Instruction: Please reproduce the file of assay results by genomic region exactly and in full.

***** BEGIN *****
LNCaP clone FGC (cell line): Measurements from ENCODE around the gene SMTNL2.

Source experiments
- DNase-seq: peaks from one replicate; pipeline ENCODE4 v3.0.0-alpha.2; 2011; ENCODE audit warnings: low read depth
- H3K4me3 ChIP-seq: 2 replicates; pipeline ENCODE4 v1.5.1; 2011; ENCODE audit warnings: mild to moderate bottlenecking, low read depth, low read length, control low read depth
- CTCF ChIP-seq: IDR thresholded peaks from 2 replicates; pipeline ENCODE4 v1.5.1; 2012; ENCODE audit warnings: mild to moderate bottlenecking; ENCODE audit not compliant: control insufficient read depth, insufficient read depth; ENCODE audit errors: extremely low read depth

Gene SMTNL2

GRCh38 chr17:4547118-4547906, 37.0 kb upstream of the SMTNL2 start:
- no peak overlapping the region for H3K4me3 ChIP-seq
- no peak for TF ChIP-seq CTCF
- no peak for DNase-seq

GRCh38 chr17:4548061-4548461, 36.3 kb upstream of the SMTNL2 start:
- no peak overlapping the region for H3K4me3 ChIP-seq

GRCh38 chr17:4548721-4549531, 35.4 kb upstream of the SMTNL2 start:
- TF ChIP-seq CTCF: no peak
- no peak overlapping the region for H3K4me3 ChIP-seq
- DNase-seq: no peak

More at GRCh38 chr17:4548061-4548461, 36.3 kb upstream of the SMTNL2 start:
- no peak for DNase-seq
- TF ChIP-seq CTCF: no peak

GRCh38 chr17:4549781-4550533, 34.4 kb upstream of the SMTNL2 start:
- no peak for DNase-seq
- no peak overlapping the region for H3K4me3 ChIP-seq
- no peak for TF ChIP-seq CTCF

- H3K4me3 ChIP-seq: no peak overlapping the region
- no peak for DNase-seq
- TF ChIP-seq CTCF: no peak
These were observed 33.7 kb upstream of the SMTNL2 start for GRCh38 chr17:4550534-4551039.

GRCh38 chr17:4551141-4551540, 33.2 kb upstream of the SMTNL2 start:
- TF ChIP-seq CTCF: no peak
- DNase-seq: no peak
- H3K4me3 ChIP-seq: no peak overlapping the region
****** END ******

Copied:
LNCaP clone FGC (cell line): Measurements from ENCODE around the gene SMTNL2.

Source experiments
- DNase-seq: peaks from one replicate; pipeline ENCODE4 v3.0.0-alpha.2; 2011; ENCODE audit warnings: low read depth
- H3K4me3 ChIP-seq: 2 replicates; pipeline ENCODE4 v1.5.1; 2011; ENCODE audit warnings: mild to moderate bottlenecking, low read depth, low read length, control low read depth
- CTCF ChIP-seq: IDR thresholded peaks from 2 replicates; pipeline ENCODE4 v1.5.1; 2012; ENCODE audit warnings: mild to moderate bottlenecking; ENCODE audit not compliant: control insufficient read depth, insufficient read depth; ENCODE audit errors: extremely low read depth

Gene SMTNL2

GRCh38 chr17:4547118-4547906, 37.0 kb upstream of the SMTNL2 start:
- no peak overlapping the region for H3K4me3 ChIP-seq
- no peak for TF ChIP-seq CTCF
- no peak for DNase-seq

GRCh38 chr17:4548061-4548461, 36.3 kb upstream of the SMTNL2 start:
- no peak overlapping the region for H3K4me3 ChIP-seq

GRCh38 chr17:4548721-4549531, 35.4 kb upstream of the SMTNL2 start:
- TF ChIP-seq CTCF: no peak
- no peak overlapping the region for H3K4me3 ChIP-seq
- DNase-seq: no peak

More at GRCh38 chr17:4548061-4548461, 36.3 kb upstream of the SMTNL2 start:
- no peak for DNase-seq
- TF ChIP-seq CTCF: no peak

GRCh38 chr17:4549781-4550533, 34.4 kb upstream of the SMTNL2 start:
- no peak for DNase-seq
- no peak overlapping the region for H3K4me3 ChIP-seq
- no peak for TF ChIP-seq CTCF

- H3K4me3 ChIP-seq: no peak overlapping the region
- no peak for DNase-seq
- TF ChIP-seq CTCF: no peak
These were observed 33.7 kb upstream of the SMTNL2 start for GRCh38 chr17:4550534-4551039.

GRCh38 chr17:4551141-4551540, 33.2 kb upstream of the SMTNL2 start:
- TF ChIP-seq CTCF: no peak
- DNase-seq: no peak
- H3K4me3 ChIP-seq: no peak overlapping the region